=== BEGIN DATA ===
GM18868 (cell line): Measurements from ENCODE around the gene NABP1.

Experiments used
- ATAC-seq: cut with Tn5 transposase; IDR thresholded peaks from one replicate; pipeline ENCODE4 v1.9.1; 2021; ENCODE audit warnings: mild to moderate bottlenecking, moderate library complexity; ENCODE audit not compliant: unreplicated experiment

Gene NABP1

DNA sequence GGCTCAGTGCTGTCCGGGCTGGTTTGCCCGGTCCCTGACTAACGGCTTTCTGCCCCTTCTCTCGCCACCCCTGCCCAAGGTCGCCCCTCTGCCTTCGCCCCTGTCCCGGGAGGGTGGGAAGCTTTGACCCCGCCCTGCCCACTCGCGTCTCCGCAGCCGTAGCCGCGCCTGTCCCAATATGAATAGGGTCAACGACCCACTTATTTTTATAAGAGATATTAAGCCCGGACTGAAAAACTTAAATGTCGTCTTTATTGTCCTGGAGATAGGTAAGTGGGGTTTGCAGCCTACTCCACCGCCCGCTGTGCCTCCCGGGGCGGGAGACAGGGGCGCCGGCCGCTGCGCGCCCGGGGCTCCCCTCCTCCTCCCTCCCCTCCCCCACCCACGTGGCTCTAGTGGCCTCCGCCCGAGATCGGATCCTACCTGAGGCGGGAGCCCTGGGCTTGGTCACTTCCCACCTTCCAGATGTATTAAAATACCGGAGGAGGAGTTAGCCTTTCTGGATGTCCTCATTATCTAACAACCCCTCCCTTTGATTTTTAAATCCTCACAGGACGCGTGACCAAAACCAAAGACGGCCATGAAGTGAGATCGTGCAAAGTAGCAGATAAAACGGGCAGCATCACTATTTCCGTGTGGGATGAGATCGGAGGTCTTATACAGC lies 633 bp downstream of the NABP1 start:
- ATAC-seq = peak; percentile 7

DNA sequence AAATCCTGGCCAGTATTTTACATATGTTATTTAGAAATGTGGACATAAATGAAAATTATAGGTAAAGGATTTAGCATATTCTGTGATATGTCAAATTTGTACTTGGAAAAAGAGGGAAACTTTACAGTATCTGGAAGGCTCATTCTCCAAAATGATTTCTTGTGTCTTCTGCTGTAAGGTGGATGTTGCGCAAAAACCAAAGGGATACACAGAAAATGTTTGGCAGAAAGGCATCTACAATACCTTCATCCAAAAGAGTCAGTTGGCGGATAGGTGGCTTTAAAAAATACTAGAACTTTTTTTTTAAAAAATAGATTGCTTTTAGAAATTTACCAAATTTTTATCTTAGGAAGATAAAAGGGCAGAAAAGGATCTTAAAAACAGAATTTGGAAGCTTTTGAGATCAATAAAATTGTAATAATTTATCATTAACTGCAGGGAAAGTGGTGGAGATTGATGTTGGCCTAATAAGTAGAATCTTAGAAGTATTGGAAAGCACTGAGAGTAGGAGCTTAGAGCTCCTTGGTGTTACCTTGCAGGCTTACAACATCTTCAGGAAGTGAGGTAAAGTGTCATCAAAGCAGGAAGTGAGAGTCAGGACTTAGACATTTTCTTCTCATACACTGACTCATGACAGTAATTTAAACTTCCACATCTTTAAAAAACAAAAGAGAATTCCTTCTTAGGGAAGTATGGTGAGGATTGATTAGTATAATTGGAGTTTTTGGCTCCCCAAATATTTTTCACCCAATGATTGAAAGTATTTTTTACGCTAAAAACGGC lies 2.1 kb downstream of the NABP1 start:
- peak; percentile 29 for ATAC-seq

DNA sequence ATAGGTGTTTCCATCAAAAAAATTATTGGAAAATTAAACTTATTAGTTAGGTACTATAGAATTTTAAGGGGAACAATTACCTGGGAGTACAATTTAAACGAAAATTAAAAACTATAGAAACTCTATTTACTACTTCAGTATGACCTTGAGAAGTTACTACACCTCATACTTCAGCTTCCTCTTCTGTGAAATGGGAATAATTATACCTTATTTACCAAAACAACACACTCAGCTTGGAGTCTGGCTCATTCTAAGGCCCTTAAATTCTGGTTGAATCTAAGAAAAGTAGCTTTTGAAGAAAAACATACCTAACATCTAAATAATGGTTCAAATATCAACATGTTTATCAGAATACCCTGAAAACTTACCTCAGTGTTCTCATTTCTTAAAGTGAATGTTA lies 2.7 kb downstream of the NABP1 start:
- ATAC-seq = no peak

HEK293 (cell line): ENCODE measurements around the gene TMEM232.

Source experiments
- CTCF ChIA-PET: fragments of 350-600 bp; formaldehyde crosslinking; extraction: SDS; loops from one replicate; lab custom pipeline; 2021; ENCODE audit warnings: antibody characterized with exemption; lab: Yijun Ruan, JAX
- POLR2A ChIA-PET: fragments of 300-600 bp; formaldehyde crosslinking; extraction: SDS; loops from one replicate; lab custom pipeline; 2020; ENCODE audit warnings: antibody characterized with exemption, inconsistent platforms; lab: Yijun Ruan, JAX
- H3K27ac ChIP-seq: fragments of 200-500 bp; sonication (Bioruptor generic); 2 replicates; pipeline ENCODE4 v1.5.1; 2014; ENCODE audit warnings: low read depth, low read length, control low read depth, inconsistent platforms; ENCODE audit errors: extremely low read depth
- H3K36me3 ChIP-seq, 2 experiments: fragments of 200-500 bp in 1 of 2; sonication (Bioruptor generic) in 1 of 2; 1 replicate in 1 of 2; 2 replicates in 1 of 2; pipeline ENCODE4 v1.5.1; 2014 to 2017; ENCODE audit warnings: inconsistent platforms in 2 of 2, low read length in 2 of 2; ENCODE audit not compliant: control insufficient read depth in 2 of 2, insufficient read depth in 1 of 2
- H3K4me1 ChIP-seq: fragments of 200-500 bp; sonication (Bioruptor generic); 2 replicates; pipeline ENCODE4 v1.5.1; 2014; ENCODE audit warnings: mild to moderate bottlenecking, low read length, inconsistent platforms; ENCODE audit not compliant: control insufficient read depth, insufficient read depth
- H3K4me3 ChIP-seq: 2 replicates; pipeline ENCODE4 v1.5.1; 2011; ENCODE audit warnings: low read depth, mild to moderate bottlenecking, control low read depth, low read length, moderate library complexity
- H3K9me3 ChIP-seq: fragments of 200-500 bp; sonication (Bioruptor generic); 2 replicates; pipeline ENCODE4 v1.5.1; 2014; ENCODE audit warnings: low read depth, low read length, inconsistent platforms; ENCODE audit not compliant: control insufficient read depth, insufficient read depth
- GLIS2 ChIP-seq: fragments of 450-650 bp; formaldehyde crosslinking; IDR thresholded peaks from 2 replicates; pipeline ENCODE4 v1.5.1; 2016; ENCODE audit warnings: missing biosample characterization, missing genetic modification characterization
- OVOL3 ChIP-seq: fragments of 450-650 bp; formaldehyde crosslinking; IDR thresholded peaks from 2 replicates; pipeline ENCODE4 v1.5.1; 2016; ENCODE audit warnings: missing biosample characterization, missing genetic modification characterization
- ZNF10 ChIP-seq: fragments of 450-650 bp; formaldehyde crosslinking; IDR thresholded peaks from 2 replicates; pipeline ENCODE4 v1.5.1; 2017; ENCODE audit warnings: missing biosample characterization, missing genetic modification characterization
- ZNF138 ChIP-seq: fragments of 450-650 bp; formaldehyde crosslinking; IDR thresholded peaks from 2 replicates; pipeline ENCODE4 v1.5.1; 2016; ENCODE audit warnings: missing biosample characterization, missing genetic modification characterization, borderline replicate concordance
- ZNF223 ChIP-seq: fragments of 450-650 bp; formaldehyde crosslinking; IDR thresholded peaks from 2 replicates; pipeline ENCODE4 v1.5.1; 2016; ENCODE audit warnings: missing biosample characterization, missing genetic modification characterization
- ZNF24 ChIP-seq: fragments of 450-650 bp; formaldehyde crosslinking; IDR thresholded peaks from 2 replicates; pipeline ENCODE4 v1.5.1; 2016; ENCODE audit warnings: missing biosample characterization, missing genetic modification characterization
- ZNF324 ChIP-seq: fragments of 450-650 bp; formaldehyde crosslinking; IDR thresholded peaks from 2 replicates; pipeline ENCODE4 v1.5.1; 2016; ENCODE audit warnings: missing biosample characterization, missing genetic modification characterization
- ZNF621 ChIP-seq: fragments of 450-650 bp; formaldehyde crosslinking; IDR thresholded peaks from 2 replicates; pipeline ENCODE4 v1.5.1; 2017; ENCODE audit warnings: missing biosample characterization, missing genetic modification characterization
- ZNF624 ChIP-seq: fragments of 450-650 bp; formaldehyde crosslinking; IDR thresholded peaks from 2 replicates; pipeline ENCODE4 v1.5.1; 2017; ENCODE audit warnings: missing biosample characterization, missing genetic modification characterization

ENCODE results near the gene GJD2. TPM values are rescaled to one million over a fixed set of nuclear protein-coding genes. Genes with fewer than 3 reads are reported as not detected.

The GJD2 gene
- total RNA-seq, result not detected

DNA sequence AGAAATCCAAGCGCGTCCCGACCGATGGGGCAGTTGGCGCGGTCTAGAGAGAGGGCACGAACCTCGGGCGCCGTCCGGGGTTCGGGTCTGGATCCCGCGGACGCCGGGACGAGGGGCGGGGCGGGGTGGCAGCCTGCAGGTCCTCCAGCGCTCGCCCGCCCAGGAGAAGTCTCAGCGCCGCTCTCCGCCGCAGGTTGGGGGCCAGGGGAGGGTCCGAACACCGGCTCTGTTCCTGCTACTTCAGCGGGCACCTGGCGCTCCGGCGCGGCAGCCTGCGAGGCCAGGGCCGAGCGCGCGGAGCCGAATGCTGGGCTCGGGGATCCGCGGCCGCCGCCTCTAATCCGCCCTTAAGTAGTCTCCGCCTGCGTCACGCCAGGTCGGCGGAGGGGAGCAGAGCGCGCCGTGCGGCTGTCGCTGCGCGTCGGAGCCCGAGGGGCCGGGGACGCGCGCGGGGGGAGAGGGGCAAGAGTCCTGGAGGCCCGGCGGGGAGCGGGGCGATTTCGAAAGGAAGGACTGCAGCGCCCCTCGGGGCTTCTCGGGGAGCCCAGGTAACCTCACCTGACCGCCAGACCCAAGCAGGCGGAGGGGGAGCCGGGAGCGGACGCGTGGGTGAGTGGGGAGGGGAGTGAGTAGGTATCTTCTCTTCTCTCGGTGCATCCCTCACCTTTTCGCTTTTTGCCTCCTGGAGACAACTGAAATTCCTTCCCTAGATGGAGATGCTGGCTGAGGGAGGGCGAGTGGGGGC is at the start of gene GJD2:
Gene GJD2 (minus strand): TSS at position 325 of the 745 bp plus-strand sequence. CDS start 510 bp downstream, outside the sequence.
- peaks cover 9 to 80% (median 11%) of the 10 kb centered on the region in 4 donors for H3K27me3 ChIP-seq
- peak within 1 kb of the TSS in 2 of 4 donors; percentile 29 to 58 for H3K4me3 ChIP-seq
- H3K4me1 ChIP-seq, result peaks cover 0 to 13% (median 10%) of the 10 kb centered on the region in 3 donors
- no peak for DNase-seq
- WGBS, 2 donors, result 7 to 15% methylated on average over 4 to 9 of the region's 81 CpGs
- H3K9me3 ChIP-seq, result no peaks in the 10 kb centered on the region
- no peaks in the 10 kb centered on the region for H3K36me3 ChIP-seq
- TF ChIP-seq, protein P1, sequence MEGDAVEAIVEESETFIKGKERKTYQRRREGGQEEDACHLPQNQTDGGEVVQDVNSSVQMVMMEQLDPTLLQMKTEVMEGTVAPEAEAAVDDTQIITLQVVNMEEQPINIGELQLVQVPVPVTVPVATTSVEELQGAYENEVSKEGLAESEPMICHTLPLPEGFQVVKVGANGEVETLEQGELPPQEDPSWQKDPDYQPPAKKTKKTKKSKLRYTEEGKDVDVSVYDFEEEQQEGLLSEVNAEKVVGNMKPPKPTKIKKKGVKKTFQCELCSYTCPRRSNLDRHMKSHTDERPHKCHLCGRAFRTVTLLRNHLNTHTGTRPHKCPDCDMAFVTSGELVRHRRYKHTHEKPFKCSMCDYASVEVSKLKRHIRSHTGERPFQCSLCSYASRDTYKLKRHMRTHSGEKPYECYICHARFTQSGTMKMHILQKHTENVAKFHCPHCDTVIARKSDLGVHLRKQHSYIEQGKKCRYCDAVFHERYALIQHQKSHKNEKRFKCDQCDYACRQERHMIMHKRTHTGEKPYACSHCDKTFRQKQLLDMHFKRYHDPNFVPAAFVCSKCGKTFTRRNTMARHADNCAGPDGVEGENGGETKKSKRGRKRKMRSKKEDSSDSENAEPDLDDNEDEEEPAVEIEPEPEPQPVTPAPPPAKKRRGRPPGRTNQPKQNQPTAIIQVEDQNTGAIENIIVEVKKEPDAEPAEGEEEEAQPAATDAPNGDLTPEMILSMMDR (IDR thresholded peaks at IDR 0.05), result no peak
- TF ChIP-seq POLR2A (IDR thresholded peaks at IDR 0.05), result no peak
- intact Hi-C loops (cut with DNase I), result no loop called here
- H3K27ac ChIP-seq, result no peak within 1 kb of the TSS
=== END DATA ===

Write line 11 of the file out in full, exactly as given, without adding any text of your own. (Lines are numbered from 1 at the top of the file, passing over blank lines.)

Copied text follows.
HEK293 (cell line): ENCODE measurements around the gene TMEM232.